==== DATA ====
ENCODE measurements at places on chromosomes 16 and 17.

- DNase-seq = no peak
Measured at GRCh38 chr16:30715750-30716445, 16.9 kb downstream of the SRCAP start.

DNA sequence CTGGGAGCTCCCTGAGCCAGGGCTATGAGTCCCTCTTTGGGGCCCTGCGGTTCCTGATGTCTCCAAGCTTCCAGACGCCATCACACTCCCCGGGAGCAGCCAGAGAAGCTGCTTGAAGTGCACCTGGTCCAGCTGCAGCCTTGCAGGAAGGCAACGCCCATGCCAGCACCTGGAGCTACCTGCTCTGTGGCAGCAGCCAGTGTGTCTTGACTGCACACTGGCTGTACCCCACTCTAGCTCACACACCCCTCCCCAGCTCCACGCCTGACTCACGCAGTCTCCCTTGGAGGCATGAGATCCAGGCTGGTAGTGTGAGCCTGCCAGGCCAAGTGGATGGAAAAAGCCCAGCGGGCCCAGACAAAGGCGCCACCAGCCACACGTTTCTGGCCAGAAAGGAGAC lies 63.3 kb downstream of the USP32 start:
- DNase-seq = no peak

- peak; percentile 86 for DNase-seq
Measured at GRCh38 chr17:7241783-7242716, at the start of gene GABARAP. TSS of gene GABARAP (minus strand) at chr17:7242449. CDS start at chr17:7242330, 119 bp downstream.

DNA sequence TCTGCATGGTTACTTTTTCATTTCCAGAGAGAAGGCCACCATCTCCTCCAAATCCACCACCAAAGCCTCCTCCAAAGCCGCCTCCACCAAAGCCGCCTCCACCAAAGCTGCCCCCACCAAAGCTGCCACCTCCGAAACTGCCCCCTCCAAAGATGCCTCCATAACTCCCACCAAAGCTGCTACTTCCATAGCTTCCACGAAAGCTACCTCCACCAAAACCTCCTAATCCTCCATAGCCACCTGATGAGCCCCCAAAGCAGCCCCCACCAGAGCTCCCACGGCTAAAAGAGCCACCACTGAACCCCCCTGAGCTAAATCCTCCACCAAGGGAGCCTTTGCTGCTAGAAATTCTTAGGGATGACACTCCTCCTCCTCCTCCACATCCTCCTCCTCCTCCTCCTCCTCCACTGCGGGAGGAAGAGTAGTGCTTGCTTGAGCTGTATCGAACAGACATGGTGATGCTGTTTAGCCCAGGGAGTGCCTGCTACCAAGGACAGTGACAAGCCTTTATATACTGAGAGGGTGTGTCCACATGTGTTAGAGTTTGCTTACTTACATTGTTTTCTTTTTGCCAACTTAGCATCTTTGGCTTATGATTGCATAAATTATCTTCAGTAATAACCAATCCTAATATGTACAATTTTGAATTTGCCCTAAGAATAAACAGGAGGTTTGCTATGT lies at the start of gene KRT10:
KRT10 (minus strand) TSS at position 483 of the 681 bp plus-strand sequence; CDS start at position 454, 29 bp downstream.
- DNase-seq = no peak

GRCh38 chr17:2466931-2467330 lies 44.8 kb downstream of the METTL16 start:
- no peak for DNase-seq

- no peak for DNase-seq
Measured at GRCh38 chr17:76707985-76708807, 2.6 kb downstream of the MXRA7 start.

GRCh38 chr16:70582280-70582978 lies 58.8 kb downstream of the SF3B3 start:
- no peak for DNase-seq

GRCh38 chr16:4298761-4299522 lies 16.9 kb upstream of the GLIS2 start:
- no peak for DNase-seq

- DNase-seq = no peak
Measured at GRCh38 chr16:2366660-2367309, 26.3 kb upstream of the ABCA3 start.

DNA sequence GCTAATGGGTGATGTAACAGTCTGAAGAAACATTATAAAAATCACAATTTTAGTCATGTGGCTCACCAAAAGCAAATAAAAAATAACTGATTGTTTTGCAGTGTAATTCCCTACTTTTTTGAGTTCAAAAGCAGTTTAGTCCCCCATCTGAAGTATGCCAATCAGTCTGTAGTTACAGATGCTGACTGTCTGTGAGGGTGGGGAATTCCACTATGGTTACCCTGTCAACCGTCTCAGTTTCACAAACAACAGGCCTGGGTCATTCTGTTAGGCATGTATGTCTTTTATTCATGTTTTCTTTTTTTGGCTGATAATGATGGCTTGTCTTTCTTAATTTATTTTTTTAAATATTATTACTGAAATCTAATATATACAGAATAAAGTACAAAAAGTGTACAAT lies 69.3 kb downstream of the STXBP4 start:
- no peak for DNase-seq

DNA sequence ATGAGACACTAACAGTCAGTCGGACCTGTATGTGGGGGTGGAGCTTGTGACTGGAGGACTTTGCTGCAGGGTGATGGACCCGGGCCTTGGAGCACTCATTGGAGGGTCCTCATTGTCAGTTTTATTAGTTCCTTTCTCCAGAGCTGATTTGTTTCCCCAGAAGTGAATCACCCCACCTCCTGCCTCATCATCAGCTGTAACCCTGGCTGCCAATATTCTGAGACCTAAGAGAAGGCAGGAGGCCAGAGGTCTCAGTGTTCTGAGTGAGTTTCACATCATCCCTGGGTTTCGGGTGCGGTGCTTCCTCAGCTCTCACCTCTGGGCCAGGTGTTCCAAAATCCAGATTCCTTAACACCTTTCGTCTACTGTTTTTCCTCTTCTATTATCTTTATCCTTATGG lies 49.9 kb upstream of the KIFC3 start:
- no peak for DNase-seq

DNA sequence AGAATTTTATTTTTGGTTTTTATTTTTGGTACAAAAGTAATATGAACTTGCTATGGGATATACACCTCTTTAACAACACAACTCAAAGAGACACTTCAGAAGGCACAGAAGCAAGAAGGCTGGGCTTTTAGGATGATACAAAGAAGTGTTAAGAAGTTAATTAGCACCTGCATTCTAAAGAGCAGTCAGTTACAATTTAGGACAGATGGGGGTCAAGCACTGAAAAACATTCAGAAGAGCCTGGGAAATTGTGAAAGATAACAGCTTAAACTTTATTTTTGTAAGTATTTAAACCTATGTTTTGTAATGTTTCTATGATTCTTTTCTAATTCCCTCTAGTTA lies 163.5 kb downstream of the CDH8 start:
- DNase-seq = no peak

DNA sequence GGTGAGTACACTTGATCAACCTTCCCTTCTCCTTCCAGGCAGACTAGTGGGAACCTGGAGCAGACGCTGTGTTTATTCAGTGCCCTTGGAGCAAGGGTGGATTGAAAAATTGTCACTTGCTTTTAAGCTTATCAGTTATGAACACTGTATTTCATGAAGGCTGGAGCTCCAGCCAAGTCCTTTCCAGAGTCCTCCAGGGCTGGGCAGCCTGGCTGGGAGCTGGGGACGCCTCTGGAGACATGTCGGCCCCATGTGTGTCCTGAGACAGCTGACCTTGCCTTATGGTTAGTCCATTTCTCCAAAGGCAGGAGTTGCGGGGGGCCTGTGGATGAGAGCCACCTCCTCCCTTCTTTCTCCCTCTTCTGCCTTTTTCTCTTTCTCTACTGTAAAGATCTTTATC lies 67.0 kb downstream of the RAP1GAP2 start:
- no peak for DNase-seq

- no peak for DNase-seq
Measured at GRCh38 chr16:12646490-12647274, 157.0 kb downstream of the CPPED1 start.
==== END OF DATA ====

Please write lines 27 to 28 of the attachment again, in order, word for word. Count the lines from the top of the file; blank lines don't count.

DNA sequence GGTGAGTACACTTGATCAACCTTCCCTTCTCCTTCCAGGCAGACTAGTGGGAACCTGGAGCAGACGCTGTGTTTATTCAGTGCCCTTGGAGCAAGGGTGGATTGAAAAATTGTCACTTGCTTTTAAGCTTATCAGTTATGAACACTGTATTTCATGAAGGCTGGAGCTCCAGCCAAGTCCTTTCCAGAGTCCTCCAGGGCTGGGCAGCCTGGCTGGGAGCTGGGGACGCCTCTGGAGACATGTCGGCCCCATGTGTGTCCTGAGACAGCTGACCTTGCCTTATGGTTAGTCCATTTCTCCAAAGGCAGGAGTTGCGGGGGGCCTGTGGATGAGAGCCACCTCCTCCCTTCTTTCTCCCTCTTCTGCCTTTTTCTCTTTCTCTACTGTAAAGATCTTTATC lies 67.0 kb downstream of the RAP1GAP2 start:
- no peak for DNase-seq